“睁大眼睛看世界。”是访问作家史蒂夫·斯温伯恩(Steve Swinburne)赠予我校小学生的一句箴言,这也是他动物纪实故事书的创作秘密。接着,他向学生们展示了他的住所照片,图中可见房屋上覆盖着一层积雪,这时他转向一年级小学生:“你们都看到了什么?”孩子们出人意料地马上发现了与树顶的积雪融为一体的一只美丽白色猫头鹰,紧接着他又分享了另一个“创作秘密”:若想成为一名成功的作家,就必须充分利用五官感受世界,这一方法有利于他适应大自然,但这也就意味着他必须放下手机和电脑,专注于周围发生的事情——外界的一切。

At Shanghai American School, our librarians work year round to not only add to and retain the largest English library in China, but also make sure we bring in some of the most creative authors to talk to and work with our students. Kimbra Power, one of our librarians, told us that our librarians “are approached on a weekly basis by authors and illustrators from all over the world who want to come to SAS.” But they don’t just accept anyone who wants to come to our school.

“Our authors need to be creative and clever, not just good writers or illustrators. Some authors with best selling books are not naturally charismatic and will not be able to work with our students. Other authors may have written and published some lesser known books, but know how to present with incredible enthusiasm, stories, and research advice.” The most important trait about the visiting authors is not awards or being on a bestseller’s list (though many of the authors we bring in have these accolades), but that they can provide a valuable and unique example to our students.

According to Mrs. Power, having a wide variety of visiting authors is an “opportunity of a lifetime” for all of our students as it allows our community to connect with people from varied walks of life, with diverse backgrounds and stories to tell.

上海美国学校的图书管理员每年不仅致力于为我们这个中国最大的英文图书馆增添典藏,维护其藏书工作,而且还得确保请来最富创意的作家到我校为学生传业授课,与学生交流。我校图书管理员之一KimbraPower说“每周都有来自世界各地的作家和插画家联系我们的图书管理员想来上海美国学校”,但并不是所有人都能如愿以偿,还得经过一番筛选。“我校接受的访问作家必须富有创造力和聪明才智,不能单单是好作家或是插画家。

一些畅销作品的作家并不一定拥有与生具备的吸引学生的魅力,无法和学生有效的交流互动。另一些作家也许出版的书籍量不多或并不出名,但他们知道怎样以非同寻常的方式表达热情、呈现故事并提供研究建议。”访问作家最重要的特质不在于他/她所斩获的奖项,或其书籍是否畅销(尽管我校邀请的许多访问学者均获过此类殊荣),而是能给我校学生树立有价值的、独一无二的榜样。

Power女士表示接触各类访问作家对我校所有学生来说都是“一生难得的机遇”,因为这有助于学生群体与来自社会各界的人士接触,了解他们多姿多彩的背景和故事。

One of these diverse and enthusiastic authors, Mr. Swinburne, was recently working with our elementary school students. Mr. Swinburne told us that he “loves to talk with children about research and writing. I give them practical advice. ‘Hook the reader! Get it [your story] down and then fix it up!’ Those practical things are important. But I also would like to have them learn that they too can follow their dreams. I followed my dreams, even though I thought I could never earn a living as an author. I think it’s important to do what you love.”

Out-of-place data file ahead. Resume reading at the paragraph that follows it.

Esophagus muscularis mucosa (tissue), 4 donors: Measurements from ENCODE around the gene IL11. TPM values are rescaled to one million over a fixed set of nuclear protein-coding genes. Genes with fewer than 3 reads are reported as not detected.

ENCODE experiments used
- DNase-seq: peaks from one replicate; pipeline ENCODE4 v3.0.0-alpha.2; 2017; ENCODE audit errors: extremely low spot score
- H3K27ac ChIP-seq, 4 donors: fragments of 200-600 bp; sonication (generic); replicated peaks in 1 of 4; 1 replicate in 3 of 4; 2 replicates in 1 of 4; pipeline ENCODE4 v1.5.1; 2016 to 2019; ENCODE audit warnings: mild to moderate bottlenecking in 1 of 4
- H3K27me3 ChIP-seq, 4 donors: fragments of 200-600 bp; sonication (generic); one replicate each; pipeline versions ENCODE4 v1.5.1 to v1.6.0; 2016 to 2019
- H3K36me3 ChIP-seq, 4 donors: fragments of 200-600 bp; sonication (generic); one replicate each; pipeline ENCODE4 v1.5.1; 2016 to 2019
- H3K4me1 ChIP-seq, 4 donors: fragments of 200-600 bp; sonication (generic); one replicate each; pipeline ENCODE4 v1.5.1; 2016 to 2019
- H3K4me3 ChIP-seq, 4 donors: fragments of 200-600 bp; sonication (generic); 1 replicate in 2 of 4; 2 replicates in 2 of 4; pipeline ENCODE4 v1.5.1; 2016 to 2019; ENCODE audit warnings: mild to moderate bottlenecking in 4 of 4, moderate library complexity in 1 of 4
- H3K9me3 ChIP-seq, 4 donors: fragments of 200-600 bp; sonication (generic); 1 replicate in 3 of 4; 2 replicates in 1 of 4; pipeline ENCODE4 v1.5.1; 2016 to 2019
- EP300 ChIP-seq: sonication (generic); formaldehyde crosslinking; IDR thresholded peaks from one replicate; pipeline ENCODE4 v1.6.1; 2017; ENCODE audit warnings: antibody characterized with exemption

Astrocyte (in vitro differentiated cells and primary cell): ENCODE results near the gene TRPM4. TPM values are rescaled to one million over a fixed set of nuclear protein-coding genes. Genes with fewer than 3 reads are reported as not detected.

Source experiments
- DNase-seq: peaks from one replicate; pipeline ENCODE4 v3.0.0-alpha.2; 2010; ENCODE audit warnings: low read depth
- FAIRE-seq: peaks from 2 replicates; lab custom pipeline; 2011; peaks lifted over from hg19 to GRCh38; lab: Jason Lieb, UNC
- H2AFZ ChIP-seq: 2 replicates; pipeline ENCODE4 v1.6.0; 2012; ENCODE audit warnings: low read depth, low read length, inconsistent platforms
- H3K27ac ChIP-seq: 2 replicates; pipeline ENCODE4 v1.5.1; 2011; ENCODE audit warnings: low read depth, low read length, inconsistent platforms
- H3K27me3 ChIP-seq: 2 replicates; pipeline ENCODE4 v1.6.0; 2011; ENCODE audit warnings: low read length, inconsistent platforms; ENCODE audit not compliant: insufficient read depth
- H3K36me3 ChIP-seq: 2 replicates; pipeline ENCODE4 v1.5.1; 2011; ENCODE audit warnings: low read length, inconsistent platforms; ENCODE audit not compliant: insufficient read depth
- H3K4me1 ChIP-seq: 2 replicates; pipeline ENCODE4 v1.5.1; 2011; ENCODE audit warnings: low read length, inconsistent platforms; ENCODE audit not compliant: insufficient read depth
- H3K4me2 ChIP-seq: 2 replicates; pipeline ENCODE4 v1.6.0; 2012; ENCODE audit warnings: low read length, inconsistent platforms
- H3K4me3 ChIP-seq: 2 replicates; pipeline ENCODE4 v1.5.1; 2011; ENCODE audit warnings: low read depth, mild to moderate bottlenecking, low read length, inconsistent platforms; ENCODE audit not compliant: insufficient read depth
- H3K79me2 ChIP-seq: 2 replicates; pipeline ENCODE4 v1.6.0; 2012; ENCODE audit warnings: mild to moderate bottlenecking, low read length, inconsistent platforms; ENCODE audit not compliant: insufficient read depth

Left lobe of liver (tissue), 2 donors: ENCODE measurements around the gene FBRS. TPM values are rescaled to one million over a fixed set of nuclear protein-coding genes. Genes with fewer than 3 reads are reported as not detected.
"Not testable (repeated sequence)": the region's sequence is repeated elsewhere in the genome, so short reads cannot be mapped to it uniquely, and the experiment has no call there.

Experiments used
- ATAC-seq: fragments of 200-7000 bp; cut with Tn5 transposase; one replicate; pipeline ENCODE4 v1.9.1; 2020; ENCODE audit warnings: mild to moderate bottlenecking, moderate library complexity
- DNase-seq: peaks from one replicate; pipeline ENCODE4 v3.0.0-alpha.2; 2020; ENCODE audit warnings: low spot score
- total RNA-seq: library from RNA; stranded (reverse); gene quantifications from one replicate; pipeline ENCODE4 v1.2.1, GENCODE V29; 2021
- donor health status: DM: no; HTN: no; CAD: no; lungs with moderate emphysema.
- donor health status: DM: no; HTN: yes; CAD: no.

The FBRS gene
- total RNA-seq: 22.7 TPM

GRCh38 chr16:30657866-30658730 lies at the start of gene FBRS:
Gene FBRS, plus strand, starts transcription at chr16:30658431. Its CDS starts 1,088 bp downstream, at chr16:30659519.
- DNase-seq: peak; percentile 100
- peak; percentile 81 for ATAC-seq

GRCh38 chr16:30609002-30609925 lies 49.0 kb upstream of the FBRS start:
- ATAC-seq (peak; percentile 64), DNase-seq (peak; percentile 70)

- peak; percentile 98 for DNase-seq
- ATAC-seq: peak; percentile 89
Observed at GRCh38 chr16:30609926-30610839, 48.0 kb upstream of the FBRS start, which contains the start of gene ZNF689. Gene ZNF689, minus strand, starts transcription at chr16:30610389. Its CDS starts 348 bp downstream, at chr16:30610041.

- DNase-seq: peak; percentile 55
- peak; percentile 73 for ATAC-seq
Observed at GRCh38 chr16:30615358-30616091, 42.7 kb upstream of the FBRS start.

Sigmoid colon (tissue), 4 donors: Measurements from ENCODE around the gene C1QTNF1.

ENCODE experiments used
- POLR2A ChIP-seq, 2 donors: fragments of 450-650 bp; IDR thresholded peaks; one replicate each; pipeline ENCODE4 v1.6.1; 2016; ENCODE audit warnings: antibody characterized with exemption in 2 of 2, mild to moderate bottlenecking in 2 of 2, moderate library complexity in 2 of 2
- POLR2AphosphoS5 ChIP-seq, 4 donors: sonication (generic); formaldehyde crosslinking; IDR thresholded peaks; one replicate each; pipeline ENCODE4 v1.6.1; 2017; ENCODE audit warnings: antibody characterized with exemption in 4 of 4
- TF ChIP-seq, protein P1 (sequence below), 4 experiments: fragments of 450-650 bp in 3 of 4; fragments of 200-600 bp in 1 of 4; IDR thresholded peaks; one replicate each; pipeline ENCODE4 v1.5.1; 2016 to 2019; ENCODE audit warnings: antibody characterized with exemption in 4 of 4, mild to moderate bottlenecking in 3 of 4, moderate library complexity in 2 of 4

Mr. Swinburne had many jobs before he finally was able to become a full time author. He drove trucks, delivered pizzas, was in a rock band, and even had a stint as a boat captain. But his passion for writing was with him throughout it all. He kept a journal of his journey and discoveries along the way, including all that he was seeing and learning about animals.

斯温伯恩先生就是这热情洋溢的多元化作家群体中的一员,最近由他为我校小学生讲课。斯温伯恩先生表示他“喜欢和孩子们分享研究和写作技巧,我常教给他们实用的建议,告诉他们要‘吸引读者!把【故事】写下来之后再进行润色!’这些实用性技巧非常重要。同时我也想让他们学会追逐梦想。我就实现了我的作家梦,尽管我从未想过我能靠写作谋生。做你喜欢的事非常重要。

”在成为全职作家前,他曾经从事过很多工作,包括卡车司机、披萨快递员、摇滚乐队乐手,甚至担任过船长,但他的写作热情从未退却。他一直保持着记日志的习惯,写下他沿途的发现,包括动物的见闻。

Our elementary students may not have the same opportunities to observe sea turtles, crocodiles, and the other amazing animals that Mr. Swinburne writes about so well, especially in such a large city that has more cement than grass. So how can they come up with great stories? According to Mr. Swinburne they can write excellent stories right here in Shanghai, they just have to grasp the “adventure in your heart,” turn it into an “adventure in your head,” and then write it down in their journal. The most important thing, he tells them, is for them to tell their own story. “Everyone has a story, it could be about basketball or a birthday party. Or about a friend. Believe in your own story, believe in yourself.”

我校小学生可能没有机会去观察海龟、鳄鱼和斯温伯格先生的笔下生动描绘的其他神奇动物,特别是生活在钢筋水泥架构的大城市中而非广阔自然天地中的孩子就更没有这种机会了。那么他们怎样才能创作出精彩的故事呢?斯温伯格先生说,孩子们在上海就能写出好故事,方法就是领会“心中的冒险历程”,并把它转化为“脑中的冒险之旅”,再写在日志中。他告诉学生讲述自己独一无二的故事至关重要。“每个人都有自己的故事,可以与篮球或生日聚会有关,或与一个朋友有关,你要相信你自己的故事,相信你自己。”

Not all of our students will become authors or illustrators, but it is important for them to be able to learn from and work alongside these incredible professionals. They are not just teaching them about how to write or draw, but how it is possible to be lifelong learners, to act with integrity and compassion in this world, and that they can courageously live out their dreams.

All of our visiting artists (writers, illustrators, mosaic artists, dancers, actors, etc.) live out our mission statement on a daily basis and show our students that the world is truly their oyster—they just need to stop and focus on their dreams and then go out and make it a reality.